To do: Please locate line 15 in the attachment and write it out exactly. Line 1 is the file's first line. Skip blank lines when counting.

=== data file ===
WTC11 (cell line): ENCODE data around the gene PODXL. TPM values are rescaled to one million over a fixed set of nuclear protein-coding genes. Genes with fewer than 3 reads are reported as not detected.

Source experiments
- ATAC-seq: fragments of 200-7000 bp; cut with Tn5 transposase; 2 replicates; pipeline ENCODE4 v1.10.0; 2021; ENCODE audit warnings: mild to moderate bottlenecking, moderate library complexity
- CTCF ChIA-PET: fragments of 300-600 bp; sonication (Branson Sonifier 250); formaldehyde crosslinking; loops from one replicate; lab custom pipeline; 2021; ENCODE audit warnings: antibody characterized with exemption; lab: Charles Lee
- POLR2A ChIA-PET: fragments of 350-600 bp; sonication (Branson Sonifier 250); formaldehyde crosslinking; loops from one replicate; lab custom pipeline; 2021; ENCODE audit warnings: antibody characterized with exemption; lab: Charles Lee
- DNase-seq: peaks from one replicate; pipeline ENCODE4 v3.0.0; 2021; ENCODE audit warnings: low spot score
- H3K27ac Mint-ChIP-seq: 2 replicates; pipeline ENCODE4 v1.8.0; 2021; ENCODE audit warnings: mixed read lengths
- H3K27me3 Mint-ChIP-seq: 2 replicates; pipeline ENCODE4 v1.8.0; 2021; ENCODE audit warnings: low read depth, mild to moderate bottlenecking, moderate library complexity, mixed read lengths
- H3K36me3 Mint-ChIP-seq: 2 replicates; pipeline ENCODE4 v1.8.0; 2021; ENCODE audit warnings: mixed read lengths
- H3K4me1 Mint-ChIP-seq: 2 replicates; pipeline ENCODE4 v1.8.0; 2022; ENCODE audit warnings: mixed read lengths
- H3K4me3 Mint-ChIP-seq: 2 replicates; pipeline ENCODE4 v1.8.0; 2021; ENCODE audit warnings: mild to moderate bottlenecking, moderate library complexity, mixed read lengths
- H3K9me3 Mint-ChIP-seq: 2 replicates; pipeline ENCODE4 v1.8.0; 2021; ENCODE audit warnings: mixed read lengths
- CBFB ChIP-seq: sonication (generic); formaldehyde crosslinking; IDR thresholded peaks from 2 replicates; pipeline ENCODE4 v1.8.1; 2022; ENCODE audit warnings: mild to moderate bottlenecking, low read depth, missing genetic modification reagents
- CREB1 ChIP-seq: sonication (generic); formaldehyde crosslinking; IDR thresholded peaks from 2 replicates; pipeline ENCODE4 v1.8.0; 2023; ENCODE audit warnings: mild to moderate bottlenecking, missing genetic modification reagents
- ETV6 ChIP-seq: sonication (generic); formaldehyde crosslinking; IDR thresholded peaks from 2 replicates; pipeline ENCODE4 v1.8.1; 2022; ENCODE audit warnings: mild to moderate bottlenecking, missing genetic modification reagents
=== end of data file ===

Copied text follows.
- ETV6 ChIP-seq: sonication (generic); formaldehyde crosslinking; IDR thresholded peaks from 2 replicates; pipeline ENCODE4 v1.8.1; 2022; ENCODE audit warnings: mild to moderate bottlenecking, missing genetic modification reagents